in  calculate $ zip speeds (durations timestamps)

With a little more consideration (and certainly if we were willing to pull in the lens library) we could code golf the unzip/zip away and end up with a pithy one liner for solve, but often the most straightforward solution is more than adequate.

Now we need only deal with the parsing and pretty-printing aspects of the problem. Given that all of these code challenge tasks are similar, much of this is boilerplate you reuse from problem to problem, just make sure you're familiar with the contents of the Control.Monad module.

main :: IO ()
main = do
  n <- readLn
  if n == -1
  then return () -- End flag, don't recurse
  else do
    log <- replicateM n $ do
      [speed, timestamp] <- map read . words <$> getLine
      return (speed, timestamp)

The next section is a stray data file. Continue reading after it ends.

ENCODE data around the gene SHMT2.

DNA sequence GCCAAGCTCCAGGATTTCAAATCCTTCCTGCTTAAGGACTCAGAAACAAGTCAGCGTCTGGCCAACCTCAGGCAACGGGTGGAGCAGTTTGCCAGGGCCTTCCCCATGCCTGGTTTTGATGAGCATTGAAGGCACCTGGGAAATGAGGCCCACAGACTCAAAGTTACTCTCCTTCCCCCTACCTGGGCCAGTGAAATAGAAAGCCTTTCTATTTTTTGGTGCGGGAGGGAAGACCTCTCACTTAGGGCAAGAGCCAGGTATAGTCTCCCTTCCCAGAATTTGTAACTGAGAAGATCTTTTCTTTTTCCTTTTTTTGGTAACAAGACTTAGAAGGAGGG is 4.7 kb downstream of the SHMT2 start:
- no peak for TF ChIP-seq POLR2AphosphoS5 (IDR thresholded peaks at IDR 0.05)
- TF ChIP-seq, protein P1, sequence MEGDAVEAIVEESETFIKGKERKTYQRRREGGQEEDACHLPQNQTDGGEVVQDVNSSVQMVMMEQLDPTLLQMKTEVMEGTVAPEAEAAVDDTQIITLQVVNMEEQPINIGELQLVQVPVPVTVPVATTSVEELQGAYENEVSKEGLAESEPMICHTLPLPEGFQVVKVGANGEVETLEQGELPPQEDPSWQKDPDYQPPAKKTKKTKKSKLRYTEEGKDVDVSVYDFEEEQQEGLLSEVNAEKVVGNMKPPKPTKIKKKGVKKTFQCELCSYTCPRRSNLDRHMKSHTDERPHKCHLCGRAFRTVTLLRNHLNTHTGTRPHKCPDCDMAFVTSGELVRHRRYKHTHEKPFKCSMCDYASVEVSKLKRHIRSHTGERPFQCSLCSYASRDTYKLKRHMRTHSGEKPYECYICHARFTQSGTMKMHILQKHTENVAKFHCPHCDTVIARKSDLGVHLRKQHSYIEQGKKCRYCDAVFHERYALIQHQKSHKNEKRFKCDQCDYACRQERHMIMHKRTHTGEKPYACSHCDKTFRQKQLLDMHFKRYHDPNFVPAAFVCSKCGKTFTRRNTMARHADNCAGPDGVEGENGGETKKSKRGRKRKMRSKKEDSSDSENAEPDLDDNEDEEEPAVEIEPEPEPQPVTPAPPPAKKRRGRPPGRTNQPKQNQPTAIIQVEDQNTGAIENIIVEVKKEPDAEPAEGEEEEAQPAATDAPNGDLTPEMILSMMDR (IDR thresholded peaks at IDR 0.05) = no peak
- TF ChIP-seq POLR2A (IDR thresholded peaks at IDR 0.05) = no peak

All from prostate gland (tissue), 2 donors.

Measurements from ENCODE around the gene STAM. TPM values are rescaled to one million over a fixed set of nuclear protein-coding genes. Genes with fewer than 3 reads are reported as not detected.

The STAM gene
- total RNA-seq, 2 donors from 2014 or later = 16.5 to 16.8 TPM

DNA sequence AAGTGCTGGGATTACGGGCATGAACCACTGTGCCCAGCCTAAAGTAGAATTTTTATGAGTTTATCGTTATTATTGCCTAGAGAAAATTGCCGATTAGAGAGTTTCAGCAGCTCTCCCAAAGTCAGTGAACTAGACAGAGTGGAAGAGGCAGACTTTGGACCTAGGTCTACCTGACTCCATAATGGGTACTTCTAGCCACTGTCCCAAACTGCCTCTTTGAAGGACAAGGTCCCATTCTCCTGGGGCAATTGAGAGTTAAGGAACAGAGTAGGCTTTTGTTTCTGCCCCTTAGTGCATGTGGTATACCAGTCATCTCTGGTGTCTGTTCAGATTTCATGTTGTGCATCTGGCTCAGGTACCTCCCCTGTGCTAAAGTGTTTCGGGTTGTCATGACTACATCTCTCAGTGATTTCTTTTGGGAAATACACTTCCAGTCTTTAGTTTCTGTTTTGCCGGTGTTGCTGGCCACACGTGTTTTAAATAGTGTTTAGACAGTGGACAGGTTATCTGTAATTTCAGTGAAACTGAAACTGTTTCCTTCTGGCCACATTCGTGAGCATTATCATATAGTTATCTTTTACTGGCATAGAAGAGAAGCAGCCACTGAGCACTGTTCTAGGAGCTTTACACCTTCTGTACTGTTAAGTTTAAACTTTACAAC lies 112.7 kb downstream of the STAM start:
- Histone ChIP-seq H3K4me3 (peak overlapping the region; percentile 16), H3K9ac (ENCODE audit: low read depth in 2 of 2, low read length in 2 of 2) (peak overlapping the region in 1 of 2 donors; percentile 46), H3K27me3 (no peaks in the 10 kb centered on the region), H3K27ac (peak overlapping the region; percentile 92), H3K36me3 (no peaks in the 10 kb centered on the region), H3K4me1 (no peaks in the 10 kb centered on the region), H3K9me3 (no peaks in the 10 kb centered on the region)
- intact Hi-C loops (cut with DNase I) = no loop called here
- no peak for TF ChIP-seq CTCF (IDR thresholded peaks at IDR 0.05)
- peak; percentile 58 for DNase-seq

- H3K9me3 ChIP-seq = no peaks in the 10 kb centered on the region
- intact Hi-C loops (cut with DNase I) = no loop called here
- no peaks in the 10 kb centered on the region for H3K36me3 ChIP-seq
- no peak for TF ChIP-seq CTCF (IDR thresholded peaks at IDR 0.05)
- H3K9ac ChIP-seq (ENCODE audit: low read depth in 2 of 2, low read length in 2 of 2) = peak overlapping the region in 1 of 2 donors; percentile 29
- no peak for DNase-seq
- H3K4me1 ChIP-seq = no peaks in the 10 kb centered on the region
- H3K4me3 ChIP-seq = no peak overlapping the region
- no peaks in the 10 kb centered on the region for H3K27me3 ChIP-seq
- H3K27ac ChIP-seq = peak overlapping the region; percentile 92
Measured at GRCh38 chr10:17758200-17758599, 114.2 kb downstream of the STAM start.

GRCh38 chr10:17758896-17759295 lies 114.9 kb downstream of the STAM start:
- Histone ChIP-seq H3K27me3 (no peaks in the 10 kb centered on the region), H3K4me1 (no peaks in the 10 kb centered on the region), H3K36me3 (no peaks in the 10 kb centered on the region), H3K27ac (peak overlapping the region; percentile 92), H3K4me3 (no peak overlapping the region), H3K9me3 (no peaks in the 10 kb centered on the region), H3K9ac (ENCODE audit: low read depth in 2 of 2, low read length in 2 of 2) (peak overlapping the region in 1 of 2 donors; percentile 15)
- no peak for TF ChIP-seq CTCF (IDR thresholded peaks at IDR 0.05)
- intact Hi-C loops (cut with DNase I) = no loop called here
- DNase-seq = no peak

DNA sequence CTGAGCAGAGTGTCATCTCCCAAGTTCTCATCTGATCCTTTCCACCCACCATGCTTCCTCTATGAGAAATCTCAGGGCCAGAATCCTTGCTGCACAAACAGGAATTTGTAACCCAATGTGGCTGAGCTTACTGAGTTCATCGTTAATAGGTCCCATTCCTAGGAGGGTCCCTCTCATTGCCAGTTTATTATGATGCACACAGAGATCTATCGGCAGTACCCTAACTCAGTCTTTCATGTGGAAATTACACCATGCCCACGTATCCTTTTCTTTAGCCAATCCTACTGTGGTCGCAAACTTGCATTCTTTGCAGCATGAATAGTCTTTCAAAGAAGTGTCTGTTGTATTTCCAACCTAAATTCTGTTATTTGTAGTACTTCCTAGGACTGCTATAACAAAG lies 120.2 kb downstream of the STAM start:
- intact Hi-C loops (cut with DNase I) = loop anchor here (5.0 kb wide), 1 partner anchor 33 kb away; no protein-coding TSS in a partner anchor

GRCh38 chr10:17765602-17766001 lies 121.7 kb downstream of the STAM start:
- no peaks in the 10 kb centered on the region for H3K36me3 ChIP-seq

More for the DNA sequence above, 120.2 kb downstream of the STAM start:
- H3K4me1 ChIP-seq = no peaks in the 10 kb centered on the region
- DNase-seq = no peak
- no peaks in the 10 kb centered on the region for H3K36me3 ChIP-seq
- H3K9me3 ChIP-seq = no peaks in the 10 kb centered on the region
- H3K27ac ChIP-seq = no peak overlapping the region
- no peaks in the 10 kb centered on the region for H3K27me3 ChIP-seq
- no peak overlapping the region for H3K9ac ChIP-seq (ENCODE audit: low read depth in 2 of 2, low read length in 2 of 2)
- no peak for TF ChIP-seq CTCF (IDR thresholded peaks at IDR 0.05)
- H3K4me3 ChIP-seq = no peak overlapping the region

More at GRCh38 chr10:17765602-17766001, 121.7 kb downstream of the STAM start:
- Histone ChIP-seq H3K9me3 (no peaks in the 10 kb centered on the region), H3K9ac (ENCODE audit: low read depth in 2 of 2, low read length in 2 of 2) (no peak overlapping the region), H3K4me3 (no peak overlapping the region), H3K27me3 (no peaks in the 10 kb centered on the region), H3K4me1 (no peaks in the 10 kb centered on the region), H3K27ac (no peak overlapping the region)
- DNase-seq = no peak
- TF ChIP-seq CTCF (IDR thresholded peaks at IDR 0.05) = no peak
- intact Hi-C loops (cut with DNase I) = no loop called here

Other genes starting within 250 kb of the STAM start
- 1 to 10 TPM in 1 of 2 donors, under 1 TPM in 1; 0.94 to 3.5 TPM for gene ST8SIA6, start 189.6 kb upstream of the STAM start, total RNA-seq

let distance = solve log
    putStrLn $ (show distance) ++ " miles"
    main -- recurse, look for the next trip
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  • \$\begingroup\$ I made a mistake thinking that problem this level (easy) should easily solve by hacking it along the way, and it would wasteful to make any data type. Obviously your approach is way better. \$\endgroup\$
    – wizzup
    Nov 24, 2016 at 4:24
  • \$\begingroup\$ @wizzup Rowan didn't create any data type. He only defined aliases. The important part is that he used [(Int, Int)] instead of [[Int]], which makes working a lot easier. I would have used sum $ zipWith (\(_,a) (x,b) -> x * (b - a)) ((0,0) : xs) xs for a "quickly hacked solution". \$\endgroup\$
    – Zeta
    Nov 24, 2016 at 7:46